A Conversation with Steven Gutierrez

Earlier this year, we had a Q&A session with artist Steven Gutierrez, the creator of Our Roots Grow, the City of North Olmsted’s first public art installation located in Kiwanis Park on Butternut Ridge Road. Here are some highlights of our conversation, which was originally taped for a presentation to the North Olmsted High School SITES Program.

Celebrate North Olmsted
Thank you for being with us today! Could you start off by giving us a bit of background about you and how you came to the profession?

Steven Gutierrez
High school is when I became interested in art. I went to an art-focused high school, and, at that school, I learned all sorts of things about painting, drawing, and photography. And actually, photography is what really piqued my interest, and specifically, the photography of Ansel Adams. And so I started taking pictures of trees, and I lived in New York City, so they were city trees.

Unfortunately, a lot of my teachers told me that I would starve if I became an artist. So, I got discouraged from going to college for art, and I thought, well, I’d like engineering, because I like designing things. So I took that path and became a mechanical aerospace engineer.

And, I saw some similarities, where we use a design process in engineering where we try, something fails and we try again, which is something I learned through art. Throughout college, of course, I missed art and so I still took art classes, graduated, and worked in engineering for a few years and then realized that I wasn’t enjoying it as much as art. And so I left engineering and started to pursue art specifically.

Another tangent on that journey is that I always loved teaching. And through long consideration I thought, what do I want to do? I really wanted to help the environment, I really want to help contribute to the world one way or another. And so, I thought teaching would be one way. And then, I decided that art might be the right way to do it.

I lived in California in a very sunny place, I was surprised that none of the houses had solar panels. I was curious and I would ask around why aren’t we using solar panels that would be cheaper, would help the environment? I heard people thought they were kind of ugly. That’s when I started thinking about designing art that was integrated and had actual functional use and started playing with the idea of making solar type sculptures.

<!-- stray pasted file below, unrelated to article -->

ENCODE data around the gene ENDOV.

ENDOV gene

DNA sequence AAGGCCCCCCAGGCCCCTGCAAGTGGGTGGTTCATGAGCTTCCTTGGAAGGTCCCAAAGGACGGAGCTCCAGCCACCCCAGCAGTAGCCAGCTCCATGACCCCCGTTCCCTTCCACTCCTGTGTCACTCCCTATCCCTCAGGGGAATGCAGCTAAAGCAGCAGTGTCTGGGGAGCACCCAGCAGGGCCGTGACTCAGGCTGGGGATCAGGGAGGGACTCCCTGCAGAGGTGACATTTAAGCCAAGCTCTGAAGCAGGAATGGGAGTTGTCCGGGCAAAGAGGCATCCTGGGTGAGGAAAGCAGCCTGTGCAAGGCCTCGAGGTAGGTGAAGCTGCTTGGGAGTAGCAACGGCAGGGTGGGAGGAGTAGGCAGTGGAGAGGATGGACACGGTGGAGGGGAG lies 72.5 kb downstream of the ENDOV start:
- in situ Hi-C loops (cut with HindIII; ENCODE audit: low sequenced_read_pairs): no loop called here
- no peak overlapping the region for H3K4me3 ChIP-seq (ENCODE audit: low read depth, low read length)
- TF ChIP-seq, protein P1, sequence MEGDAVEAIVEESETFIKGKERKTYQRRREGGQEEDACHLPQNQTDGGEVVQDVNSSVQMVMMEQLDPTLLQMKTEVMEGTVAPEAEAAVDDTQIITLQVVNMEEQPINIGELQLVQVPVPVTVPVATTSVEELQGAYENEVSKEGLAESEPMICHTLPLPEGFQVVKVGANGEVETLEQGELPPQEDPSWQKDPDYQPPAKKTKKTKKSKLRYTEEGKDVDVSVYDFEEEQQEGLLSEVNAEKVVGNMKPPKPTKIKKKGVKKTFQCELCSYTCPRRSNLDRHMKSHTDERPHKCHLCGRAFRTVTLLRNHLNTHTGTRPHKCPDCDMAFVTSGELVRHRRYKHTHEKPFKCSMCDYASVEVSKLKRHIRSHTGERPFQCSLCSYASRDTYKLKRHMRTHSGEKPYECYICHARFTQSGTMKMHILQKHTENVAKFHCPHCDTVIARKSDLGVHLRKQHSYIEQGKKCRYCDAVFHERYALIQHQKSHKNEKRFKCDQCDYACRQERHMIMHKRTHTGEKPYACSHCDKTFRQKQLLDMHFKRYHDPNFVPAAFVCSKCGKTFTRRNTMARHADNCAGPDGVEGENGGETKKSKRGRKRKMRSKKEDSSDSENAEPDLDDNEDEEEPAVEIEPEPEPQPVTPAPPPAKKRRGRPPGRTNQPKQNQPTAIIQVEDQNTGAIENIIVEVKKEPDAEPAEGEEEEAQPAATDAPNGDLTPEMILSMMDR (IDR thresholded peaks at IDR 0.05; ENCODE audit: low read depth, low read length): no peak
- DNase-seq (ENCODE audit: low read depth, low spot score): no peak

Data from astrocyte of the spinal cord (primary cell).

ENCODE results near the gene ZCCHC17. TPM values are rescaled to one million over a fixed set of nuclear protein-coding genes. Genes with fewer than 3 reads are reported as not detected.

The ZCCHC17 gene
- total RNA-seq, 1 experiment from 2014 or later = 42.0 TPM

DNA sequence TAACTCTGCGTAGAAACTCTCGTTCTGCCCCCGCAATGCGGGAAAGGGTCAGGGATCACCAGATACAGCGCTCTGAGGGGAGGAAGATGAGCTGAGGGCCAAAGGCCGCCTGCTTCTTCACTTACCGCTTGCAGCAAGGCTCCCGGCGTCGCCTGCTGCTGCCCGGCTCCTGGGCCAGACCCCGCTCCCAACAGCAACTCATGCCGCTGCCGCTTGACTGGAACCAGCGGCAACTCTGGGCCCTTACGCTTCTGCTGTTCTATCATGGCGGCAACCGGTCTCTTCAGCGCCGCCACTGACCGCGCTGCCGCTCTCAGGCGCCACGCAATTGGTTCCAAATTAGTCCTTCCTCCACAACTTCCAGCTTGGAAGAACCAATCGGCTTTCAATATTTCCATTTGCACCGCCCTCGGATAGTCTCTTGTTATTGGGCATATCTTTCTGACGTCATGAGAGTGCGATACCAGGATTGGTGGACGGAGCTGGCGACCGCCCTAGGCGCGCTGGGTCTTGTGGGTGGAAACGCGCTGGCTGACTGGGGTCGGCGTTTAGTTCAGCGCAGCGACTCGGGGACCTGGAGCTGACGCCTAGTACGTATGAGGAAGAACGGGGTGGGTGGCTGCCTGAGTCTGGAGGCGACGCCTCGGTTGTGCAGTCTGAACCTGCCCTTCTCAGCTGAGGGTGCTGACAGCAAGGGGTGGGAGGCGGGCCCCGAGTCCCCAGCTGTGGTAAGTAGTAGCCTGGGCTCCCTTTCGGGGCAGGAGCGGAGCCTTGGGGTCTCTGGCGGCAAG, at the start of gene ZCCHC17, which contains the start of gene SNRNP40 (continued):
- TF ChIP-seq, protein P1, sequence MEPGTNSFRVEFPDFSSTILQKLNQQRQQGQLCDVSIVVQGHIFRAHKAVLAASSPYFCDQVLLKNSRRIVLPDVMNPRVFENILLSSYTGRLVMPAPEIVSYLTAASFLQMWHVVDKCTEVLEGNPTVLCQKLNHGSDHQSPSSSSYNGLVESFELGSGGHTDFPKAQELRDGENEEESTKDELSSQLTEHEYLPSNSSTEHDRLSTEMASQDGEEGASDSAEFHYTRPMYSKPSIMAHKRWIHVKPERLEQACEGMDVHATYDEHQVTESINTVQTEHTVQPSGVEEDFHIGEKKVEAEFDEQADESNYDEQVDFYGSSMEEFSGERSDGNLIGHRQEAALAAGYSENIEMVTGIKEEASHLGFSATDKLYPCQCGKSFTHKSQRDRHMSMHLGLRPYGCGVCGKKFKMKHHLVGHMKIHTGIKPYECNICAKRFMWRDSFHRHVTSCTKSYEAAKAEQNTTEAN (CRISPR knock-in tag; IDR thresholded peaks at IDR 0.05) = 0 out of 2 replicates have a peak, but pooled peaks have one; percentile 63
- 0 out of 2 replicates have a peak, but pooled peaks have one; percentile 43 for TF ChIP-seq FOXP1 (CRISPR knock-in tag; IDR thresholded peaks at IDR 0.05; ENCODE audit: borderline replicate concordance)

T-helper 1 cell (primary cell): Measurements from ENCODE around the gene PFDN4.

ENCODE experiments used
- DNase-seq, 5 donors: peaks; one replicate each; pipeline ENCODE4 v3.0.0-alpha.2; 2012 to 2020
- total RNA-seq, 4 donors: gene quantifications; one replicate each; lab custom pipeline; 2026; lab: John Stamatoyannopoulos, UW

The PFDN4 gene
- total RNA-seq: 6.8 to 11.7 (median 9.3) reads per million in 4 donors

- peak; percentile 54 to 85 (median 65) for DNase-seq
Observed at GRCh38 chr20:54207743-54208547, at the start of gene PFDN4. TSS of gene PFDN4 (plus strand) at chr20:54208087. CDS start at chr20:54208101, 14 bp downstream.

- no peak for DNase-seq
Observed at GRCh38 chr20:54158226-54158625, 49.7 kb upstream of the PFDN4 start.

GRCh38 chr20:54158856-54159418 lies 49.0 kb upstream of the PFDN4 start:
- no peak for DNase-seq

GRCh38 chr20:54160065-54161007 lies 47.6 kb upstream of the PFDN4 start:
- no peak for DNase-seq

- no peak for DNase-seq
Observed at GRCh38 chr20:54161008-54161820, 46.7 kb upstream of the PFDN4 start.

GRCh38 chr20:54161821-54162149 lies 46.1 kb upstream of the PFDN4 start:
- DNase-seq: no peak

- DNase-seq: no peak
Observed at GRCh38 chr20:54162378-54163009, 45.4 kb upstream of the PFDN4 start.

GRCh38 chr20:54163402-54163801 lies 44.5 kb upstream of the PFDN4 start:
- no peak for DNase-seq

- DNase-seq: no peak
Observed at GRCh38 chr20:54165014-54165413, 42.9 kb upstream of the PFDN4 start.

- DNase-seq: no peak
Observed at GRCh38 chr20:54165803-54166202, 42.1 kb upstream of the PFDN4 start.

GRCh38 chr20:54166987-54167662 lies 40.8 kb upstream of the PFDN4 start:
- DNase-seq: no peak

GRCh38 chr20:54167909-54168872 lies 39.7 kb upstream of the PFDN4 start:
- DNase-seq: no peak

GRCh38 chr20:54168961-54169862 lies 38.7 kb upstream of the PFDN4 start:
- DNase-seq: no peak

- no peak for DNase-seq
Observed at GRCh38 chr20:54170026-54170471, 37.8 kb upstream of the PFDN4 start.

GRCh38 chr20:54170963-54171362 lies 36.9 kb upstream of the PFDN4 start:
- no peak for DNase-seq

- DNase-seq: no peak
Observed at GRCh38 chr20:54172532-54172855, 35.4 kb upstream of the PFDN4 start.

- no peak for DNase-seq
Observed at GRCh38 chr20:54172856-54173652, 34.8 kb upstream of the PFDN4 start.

Celebrate North Olmsted
Could you share a bit more about your process? How did you come up with this idea in context of this specific location?

Steven Gutierrez
So the first thing I do in most of the projects like these is go to the location. I went with my sketchpad and walked around the neighborhood, looked around and saw what people were doing in the area. Unfortunately, not many people were around, as it’s kind of an isolated park and I was there during the colder weather. There is a trail near there I imagine gets used a lot.

A little bit of imagination sometimes is needed. But I definitely saw the Craftsman architecture, and that was one of the big inspirations. And I thought about the trail and about the connection to nature, people running and biking, and the value of trees on that trail to the person excising or walking their dog. I wanted it to be some kind of organic shape inspired by the architecture of the neighborhood.

I didn’t want it to just sit there and look pretty, I wanted it to do something. And so, in this case, it collects energy during the day, and then shows it off its lights at night. And of course, there’s the Butternut leaf, which was a simple design on the sculpture itself.

Celebrate North Olmsted
We’re really pleased about the tie in to our historic district, and North Olmsted is aspiring to regain its tree city status, so we’re all about the tree canopy, too! So, how does it feel when you see your art installations displayed in communities? I imagine you have a great sense of pride.

Steven Gutierrez
It’s kind of different than I imagined my art would be. When I was in high school, I thought my art would be in a gallery setting. But then as I learned about the value of public art, one of the things that public art does is bring art to people who are not looking for it. It says, “Hey, look at me!” In this case, I hope it brings people to it. I’m hoping it leaves them with not only the beauty of the sculpture, but also the understanding that solar panels do work. It’s still a good thing to remind people.

Celebrate North Olmsted
Do you have any advice you can pass along to the next generation?

Steven Gutierrez
So, I have two things. One is to follow your passion, of course, because sometimes the world can be wrong. You know, they thought the art world would not feed me. But also, if you are pushed in the wrong direction, take advantage of it. I use engineering in my work all the time. I don’t regret doing that. It was still helpful even if it was a detour.

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